Finding Local Minerals


(Difference between revisions)
Jump to: navigation, search
Line 42: Line 42:
[[Category:Type 3]]
[[Category:Type 3]]

Current revision as of 12:51, 9 August 2012

This page is about finding local minerals that can be used for making decorative painting and plastering materials.


Andre Martinez on Finding Local Minerals

Finding Local Limestone

Finding local limestone for making putties to use for plasters and paints can be simple with the help of mineral maps provided by the USGS (United States Geological Survey).

Mine map symbol
What a Quarry looks like on a map
Geological map
Key showing the mineral symbol
List of mineral type
Example search result
  1. There are a few maps you can use to help you find what you are looking for. Starting with areas close by, the first thing I do is look on as many different maps as I can find for the quarry symbol (2 crossed pick axes).
  2. Once I locate that symbol, I have to find the USGS map for that area in the greatest detail possible, which is typically 1:24,000 scale. Sure enough, after closer examination there is a very large quarry there. Next we need to find out what's being quarried there.
  3. The map we will use to find out what is in the quarry is called the USGS Geological map. This map shows all of the known minerals in relation to the geography. It is usually a brightly-colored map with a key that is very detailed. It will show you two very important things; the minerals in the area and the timeframe or "period" of the exposed earth. So in the example to the right, we see light blue that, according to the key, is the "PiPif" and is a deposit of limestone and sandstone from the Permian and Pennsylvanian age.
  4. Now I need to find out who owns the quarry, what are they mining, how they're processing and their contact info. When I looked at some of the more detailed maps, each said "Rex" next to the area. I started the Google search for "Rex Colorado", "Rex Quarry", or "Rex Colorado Quarry" and there it was.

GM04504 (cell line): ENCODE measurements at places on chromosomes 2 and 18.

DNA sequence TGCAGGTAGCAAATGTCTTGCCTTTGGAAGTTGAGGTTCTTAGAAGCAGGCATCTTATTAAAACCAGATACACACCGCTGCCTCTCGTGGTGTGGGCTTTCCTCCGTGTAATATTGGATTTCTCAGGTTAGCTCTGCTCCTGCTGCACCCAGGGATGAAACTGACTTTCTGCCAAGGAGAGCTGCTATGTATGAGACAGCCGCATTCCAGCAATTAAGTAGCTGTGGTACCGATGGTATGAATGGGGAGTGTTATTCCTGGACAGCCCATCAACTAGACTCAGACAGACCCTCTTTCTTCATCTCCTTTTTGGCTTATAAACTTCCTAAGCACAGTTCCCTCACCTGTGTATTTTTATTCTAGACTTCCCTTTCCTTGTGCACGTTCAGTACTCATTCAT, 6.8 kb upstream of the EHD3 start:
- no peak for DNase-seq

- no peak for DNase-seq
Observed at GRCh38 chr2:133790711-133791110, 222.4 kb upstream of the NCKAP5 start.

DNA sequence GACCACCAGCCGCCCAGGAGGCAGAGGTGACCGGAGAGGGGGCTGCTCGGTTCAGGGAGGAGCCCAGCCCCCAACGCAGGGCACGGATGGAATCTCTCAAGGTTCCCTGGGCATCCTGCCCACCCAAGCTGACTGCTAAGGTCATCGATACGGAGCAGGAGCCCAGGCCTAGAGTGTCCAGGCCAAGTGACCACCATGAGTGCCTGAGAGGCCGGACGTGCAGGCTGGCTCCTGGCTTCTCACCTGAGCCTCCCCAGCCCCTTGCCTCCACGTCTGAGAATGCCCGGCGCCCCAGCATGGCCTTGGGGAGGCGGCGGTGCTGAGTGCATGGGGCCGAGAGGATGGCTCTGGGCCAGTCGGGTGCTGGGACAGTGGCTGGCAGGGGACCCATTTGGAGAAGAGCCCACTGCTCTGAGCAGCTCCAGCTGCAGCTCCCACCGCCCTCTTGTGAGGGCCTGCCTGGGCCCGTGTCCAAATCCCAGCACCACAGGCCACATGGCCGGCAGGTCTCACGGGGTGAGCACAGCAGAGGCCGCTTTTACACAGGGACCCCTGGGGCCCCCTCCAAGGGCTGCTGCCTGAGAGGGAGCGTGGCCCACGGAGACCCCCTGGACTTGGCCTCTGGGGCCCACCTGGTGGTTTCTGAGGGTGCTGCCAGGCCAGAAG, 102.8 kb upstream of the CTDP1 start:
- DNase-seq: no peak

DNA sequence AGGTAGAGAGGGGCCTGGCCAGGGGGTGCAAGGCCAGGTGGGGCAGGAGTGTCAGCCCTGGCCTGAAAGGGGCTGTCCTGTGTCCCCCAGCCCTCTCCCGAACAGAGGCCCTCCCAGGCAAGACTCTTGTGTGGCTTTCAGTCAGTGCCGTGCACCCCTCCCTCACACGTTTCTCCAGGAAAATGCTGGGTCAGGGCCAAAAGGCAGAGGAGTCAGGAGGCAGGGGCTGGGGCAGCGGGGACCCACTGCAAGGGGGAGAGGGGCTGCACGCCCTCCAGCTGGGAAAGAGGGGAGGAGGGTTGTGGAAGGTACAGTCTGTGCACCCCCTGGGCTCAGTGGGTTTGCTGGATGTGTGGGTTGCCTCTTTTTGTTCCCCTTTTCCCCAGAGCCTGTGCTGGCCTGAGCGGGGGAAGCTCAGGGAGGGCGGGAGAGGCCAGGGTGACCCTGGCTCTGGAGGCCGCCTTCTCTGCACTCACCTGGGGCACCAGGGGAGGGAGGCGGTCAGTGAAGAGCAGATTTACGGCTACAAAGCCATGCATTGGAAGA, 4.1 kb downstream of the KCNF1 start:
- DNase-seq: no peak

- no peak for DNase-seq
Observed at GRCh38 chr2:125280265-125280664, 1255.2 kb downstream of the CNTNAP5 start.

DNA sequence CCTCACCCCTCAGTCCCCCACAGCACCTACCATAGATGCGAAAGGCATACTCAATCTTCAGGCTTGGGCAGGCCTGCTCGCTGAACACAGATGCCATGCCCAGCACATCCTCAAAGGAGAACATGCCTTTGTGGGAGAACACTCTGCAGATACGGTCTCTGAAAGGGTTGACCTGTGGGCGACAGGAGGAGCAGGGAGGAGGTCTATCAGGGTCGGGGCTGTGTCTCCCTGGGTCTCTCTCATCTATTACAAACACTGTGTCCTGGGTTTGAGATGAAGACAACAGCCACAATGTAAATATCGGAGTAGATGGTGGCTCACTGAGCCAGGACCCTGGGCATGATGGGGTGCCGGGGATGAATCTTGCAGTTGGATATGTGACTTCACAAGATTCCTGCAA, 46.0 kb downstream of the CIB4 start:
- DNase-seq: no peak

5. When I clicked on the link, I discovered the Colorado Lien Co. along with their contact information. I contacted them to ask what they were mining in that area and it was calcite. I asked them what they were doing with it and they said they were processing it for lab and food grade calcium as well as processing it in a kiln about 4 miles away for quick lime and Type S lime. I visited their operation and WOW!!!! a full mining operation of Calcium in every form I could ever need to make plasters; very fine Calcium powder, quick lime, Type S, calcium sand and more. This company is pouring it into big trucks and don't have a packaging plant so it would be hard for me to commercialize it. That being said, I asked them what they would charge me to fill up my truck and they gave it to me for free on the first visit. That supply lasted me for the first year. Now I go once a year and fill up on what I need and pay very little for it.

Questions to ask yourself:

  • What? Knowing Geology pays off?! Yes, in fact I can now make lime putty (Lab grade 99% Hydrated Calcium Carbonate) for about $2 per 5 gallons.
  • What Proceed Textures can I mix into this?
  • What else is out there?
  • What is near you? Garnet? Mica? Different colored sands?

Mixing with Lime with Proceed Textures

There is some experimenting time needed for intermixing lime with Proceed Textures but one project has been reported as a Marmorino style finish, 42,000 square feet of wall and ceiling and the materials costs were $700 with 2 days of mixing.

Mixing a putty of hydrated lime or Type S Lime into Proceed Textures works well with Smooth Translucent Texture. This will add a smooth stone-like quality to the material making it similar to some of the smooth lime textures used in Venice now referred to as Venetian plaster.

You can also make a three part mixture of Smooth Translucent Texture: Lime putty made with Type S Lime: and Silica sand to resemble a traditional Roman Fresco.

External links

Personal tools